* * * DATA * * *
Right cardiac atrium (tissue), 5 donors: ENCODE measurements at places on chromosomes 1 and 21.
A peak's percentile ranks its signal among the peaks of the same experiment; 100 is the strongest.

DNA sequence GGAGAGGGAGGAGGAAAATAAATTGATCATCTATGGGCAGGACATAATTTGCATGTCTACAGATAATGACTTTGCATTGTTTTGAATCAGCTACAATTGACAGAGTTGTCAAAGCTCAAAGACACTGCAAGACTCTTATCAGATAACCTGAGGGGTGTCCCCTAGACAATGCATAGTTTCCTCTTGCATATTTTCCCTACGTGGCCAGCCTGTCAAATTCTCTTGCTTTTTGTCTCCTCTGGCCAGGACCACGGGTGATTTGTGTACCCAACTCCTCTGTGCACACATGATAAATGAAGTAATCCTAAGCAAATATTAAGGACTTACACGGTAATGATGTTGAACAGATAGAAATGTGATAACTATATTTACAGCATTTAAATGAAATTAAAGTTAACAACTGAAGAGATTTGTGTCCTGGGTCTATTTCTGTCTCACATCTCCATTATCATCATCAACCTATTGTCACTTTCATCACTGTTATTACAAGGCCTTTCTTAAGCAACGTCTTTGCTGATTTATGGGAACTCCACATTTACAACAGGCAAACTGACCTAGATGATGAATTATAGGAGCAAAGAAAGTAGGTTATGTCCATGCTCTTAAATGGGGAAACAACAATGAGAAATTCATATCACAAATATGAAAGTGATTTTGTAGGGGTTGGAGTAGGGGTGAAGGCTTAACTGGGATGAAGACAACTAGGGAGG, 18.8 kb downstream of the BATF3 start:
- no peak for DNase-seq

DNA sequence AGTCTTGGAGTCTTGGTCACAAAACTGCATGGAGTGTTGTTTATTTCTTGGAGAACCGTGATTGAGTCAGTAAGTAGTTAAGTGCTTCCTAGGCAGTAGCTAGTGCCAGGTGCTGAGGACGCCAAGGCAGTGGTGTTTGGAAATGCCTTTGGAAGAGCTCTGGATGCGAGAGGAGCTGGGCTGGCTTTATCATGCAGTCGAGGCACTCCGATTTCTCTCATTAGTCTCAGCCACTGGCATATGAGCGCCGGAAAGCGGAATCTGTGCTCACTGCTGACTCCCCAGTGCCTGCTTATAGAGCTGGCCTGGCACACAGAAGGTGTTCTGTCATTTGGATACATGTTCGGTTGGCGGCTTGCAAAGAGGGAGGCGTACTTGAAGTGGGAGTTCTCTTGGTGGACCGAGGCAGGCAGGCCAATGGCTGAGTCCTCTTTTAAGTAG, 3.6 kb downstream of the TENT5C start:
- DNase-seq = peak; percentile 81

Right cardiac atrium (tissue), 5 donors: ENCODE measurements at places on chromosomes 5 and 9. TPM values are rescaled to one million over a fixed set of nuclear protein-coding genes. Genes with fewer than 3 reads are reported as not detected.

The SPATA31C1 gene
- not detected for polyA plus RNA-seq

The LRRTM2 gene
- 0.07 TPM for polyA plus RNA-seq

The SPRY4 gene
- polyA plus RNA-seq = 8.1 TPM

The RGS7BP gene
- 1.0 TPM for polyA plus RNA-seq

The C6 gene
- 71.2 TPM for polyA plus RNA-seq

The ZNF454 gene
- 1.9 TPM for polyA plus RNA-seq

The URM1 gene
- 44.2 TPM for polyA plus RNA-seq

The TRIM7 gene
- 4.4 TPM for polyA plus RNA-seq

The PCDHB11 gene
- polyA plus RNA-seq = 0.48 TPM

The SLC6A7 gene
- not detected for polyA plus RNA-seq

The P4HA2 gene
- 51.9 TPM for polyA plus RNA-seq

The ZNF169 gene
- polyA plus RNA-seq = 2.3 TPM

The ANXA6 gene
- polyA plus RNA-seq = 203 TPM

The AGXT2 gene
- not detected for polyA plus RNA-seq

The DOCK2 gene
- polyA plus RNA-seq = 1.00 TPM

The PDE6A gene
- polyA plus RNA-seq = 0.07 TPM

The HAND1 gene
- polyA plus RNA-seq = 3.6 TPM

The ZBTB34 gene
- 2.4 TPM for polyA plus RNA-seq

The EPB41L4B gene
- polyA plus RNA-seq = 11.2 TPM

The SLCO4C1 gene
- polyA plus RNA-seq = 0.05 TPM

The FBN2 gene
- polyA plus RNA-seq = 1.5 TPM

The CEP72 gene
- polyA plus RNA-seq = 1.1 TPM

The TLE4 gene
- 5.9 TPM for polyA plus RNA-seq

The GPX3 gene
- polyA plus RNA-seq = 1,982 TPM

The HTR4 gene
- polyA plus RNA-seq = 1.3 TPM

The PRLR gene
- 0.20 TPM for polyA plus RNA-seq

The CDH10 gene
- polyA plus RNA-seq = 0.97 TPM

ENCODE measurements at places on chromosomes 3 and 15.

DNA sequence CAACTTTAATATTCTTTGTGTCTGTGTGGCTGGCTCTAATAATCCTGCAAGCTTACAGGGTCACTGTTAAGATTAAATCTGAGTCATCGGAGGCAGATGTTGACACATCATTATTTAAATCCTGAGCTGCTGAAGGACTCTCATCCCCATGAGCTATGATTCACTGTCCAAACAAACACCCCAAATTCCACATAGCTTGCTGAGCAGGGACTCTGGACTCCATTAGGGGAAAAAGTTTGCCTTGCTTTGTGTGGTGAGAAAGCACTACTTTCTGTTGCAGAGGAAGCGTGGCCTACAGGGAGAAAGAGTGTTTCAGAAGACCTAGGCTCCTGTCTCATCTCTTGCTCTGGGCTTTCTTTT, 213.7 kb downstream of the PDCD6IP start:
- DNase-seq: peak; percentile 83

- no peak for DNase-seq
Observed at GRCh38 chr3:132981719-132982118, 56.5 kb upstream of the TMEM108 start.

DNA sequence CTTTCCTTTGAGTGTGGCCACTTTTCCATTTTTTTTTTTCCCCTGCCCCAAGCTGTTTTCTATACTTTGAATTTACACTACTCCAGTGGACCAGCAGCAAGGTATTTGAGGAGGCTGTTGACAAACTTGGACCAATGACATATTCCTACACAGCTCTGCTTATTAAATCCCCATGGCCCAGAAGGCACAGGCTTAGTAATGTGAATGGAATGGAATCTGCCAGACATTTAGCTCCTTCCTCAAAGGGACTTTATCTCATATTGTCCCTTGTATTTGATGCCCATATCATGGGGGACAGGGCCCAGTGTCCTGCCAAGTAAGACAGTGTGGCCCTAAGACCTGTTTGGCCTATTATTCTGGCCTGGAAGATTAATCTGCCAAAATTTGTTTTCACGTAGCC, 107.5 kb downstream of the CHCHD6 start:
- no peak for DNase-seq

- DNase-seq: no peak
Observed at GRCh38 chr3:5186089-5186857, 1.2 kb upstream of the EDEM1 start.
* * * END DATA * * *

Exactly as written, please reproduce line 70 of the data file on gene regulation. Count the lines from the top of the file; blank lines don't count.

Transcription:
Observed at GRCh38 chr3:5186089-5186857, 1.2 kb upstream of the EDEM1 start.